Sunday, September 11, 2016

Appointment With Death

I wish I could figure these stories out before the end. Sort of. I thought it was, who it was, for a few pages, but then some of the stuff that Poirot said, threw me off. It's all about the psychology of the crime, at least in this case, though coupled with evidence. It's hard to figure out stuff too when so many people are lying.

Appointment with Death is another wonderful and interesting Agatha Christie mystery. I love Hercule Poirot. He's so different. He's unassuming, soft-spoken, but he sees everything. He sits and speaks with all the interested parties, but he doesn't play much of a part in the first part of the novel. The first part of the novel establishes the Boyton family. We are introduced to the victim as she is in life, and the people who surround her. We meet her children, a family friend and the people who are travelling along side them. This part of the novel gives us an idea of motive, but also what might happen as a result of the matriarch's death.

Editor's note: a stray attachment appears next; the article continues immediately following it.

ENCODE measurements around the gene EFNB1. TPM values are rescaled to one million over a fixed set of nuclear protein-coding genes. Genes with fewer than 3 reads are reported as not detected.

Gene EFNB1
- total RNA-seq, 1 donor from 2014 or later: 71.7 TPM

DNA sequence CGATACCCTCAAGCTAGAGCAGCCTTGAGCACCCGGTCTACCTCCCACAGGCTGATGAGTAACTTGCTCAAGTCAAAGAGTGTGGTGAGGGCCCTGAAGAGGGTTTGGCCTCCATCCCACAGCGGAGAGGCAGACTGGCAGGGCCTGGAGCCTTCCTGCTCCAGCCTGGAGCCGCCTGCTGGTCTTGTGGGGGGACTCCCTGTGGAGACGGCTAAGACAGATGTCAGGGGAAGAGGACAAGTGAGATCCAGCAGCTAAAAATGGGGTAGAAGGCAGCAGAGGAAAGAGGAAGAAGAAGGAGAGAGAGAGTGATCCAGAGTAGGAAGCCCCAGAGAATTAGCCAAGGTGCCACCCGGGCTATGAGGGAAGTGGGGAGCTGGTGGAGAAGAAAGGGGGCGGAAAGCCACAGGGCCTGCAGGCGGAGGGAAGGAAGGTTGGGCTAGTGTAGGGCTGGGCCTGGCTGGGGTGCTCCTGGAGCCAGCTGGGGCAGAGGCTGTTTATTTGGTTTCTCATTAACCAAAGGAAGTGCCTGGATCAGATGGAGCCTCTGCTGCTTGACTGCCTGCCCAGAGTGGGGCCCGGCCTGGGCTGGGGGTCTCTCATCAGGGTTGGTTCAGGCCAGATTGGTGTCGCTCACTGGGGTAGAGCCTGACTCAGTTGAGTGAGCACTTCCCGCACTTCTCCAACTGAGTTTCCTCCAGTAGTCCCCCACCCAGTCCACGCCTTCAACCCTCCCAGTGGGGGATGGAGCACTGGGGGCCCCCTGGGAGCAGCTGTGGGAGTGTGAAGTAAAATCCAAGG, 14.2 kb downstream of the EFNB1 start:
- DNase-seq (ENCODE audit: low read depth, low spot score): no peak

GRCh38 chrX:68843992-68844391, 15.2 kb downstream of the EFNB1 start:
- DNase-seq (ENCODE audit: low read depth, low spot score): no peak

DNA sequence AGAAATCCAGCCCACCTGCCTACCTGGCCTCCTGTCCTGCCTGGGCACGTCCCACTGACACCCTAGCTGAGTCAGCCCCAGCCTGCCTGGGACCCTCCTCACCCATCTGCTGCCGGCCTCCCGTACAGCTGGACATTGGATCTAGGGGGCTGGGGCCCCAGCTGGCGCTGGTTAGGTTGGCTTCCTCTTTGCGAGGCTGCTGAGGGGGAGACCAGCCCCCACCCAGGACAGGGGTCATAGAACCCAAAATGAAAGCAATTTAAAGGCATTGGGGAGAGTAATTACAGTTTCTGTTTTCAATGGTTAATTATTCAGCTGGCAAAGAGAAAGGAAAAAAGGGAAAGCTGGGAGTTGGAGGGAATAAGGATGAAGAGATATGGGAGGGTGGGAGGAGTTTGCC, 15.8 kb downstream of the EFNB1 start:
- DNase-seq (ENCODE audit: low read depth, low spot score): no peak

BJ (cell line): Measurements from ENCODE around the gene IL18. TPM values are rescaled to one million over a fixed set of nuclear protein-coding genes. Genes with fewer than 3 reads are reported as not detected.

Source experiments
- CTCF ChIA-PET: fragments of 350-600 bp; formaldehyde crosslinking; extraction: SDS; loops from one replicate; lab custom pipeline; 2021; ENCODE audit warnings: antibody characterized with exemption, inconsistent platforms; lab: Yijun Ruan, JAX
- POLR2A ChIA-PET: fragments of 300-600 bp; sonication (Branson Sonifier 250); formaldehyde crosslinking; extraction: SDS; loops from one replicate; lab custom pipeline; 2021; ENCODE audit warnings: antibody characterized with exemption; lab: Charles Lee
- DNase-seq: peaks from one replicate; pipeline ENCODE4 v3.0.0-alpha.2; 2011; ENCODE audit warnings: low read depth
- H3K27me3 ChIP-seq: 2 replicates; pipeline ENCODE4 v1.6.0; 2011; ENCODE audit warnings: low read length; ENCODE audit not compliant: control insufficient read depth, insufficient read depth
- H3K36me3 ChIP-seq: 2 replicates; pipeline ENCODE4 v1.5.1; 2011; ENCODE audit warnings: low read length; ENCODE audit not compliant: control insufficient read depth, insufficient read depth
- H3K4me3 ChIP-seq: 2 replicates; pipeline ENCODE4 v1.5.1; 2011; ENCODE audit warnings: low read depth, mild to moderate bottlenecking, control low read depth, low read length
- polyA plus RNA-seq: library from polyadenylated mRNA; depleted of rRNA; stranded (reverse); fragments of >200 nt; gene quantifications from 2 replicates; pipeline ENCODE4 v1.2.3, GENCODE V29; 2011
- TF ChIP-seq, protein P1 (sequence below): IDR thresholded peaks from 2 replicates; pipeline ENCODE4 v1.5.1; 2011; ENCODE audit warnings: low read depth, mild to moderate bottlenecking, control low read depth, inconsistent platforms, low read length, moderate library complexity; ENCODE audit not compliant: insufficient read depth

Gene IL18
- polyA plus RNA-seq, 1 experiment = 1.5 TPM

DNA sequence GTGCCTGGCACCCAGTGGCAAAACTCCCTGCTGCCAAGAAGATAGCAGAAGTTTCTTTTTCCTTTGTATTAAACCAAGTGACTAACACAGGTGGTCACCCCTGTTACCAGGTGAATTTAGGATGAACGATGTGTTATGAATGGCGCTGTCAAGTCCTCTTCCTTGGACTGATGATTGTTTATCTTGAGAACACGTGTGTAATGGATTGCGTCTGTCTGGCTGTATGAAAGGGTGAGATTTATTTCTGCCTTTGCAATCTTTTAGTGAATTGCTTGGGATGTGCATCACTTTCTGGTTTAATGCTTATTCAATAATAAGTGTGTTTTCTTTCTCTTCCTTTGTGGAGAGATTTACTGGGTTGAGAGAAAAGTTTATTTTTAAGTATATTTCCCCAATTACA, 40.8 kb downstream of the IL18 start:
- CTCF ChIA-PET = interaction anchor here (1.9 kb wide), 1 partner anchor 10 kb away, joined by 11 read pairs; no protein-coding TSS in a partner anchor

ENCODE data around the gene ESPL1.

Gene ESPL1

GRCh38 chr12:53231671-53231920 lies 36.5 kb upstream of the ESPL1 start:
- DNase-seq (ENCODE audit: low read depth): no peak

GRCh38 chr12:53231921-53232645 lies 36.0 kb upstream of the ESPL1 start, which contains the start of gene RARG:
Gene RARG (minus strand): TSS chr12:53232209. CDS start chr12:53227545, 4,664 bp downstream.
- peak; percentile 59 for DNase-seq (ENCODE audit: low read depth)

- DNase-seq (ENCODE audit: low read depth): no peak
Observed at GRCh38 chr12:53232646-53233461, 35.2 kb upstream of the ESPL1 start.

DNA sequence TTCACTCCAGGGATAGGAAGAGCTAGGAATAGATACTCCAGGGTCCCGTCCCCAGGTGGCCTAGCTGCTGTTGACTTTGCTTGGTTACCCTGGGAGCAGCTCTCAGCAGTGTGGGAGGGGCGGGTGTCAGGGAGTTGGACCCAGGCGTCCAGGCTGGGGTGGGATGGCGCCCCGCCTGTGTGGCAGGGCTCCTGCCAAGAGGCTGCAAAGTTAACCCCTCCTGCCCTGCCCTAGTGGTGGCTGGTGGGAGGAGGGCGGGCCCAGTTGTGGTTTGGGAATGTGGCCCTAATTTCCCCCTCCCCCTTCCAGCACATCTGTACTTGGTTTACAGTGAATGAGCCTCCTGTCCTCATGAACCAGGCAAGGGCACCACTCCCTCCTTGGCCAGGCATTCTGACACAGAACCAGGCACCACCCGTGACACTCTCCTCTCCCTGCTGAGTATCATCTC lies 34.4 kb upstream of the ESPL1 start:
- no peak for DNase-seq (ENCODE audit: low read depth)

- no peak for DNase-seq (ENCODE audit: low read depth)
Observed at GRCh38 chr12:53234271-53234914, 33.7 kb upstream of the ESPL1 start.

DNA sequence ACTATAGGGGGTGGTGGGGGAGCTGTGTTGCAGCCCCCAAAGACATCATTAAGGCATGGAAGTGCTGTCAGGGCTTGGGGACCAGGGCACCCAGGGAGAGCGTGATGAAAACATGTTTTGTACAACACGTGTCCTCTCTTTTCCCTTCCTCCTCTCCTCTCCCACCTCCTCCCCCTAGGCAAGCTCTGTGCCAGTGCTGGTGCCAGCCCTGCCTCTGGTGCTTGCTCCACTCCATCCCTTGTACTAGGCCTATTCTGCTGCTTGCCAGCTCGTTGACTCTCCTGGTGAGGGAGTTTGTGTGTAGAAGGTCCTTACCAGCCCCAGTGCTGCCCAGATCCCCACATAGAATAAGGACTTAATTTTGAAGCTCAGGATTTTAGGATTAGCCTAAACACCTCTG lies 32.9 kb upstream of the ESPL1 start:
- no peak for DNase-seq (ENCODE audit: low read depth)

I loved Sarah King. She was the star of the book for me. She was a woman, travelling on her own, who was also a doctor. The other medical person, Gerard, showed her respect, as did everyone else in the camp. Christie definitely wrote some strong, intelligent, formidable female characters. Sarah King did allow her feelings to get in the way. Though she was certain of "anything medical", her feelings definitely influenced her. From her first conversation with Dr. Gerard, I just loved her confidence.

The ending though, that was a serious surprise. Not just the figuring out of what happened, Poirot going through each member of the assembled party in classic Christie style, but after. The obituary... I won't say anything else, because I don't want to spoil it, but this was Christie at her best. Also, the epilogue was lovely. The reunion was great.